‘Psychosocial’ – is it Pandora’s box?


ResearchBlogging.org
I’ve been reading a paper written by Cam Crawford about GP’s use of the ‘Yellow Flags’, or psychosocial risk factors for identifying ‘at risk’ patients. It seems clear from his sample of GP’s that few of them are comfortable with the Guidelines as they are presented – and that their discomfort arises for quite a few reasons.
Crawford identifies that many GP’s don’t have time (or inclination) to read guidelines that pass across their desks. Some don’t like the rehabilitation model that ACC works from, and the ‘Yellow Flags’ Acute Low Back Pain guideline is strongly identified with ACC’s model. Some GP’s don’t identify themselves as working within a biopsychosocial model and firmly believe they must attend to the biomedical factors first – and consider psychosocial factors only after progress is slow.

Many of those in this study thought that their professional perspective and ‘gut feeling’ was sufficient to enable them to identify ‘at risk’ patients, and thought that using an ‘artificial’ structure such as the algorithm presented in the Acute Low Back Pain Guidelines was an attempt to place people into boxes – and people are too complex for this. Finally, most GP’s found that time constraints limited both their initial reading of the ‘Yellow Flags’ and their comfort and confidence in identifying and discussing psychosocial risk factors with their patients.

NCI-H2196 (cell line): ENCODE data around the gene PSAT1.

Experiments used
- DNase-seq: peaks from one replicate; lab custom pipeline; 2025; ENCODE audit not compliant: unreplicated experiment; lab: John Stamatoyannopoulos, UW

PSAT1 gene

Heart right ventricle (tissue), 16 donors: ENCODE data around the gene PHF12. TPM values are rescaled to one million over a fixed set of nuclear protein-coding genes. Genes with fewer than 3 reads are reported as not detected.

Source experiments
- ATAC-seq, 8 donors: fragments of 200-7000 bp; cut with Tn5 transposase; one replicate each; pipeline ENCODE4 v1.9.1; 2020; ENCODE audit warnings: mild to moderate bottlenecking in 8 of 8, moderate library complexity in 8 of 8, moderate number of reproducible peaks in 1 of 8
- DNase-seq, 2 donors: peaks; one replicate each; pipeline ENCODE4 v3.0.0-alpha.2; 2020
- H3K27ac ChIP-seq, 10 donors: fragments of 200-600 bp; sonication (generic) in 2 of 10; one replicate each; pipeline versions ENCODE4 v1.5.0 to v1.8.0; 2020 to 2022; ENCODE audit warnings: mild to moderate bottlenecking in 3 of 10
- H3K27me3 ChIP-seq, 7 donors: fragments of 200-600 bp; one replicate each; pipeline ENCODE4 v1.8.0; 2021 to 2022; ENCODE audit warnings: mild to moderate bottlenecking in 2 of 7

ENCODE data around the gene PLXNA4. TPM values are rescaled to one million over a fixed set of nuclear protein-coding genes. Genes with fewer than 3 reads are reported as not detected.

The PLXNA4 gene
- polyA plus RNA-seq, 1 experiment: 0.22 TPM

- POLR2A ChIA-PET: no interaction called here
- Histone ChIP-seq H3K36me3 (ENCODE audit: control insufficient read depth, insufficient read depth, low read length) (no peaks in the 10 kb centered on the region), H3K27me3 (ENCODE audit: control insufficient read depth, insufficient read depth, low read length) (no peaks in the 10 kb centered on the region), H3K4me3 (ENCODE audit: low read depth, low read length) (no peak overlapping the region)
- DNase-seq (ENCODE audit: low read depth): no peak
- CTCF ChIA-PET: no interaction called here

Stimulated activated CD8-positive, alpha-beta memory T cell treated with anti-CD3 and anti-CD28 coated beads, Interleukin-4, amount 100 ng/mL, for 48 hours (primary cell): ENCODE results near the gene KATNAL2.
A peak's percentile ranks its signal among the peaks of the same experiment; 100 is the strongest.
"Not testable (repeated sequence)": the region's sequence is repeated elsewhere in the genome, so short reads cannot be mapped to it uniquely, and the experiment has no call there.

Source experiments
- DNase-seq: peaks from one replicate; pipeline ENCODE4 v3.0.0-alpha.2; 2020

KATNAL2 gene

Unfortunately, I don’t believe the findings of Crawford and colleagues is very different from those we would find amongst physiotherapists, chiropracters, osteopaths or occupational health nurses – all of whom work with people who have acute low back pain. Somehow the confidence and comfort people have with the idea of nonmedical factors influencing recovery from acute low back pain is very very low.

I’ve heard people talk of the fear of ‘opening Pandora’s box’ if they ask about family relationships, mood, beliefs about the problem, work and so on. Fear that the problems may just be too big to fit into a brief clinical encounter. Fear that the person might need more clinical skill to unpack the person’s concerns…

I wonder how true this is? Yes, it does take a little time to ask about some of these things – but is it really a time factor, or could there be something more fundamental making it something to be wary of? Could it be that when we’re busy, it’s easier to disengage our emotions, to restrict our listening to things that are clear-cut and non-emotive? Do we fear hearing about someone else’s concerns because it might mean we are prone to them too?

I don’t know the answers – and over the next few days I want to explore this because if we are to reduce the number of people progressing to chronic disability, the risk factors that are well-known need to be identified and effectively managed. Now we might not have great management of them yet, but we do know how to identify them. And that’s a start.

Cameron Crawford, Kathleen Ryan, Edward Shipton (2007). Exploring general practitioner identification and management of psychosocial Yellow Flags in acute low back pain The New Zealand Medical Journal, 120 (1254), 1-13

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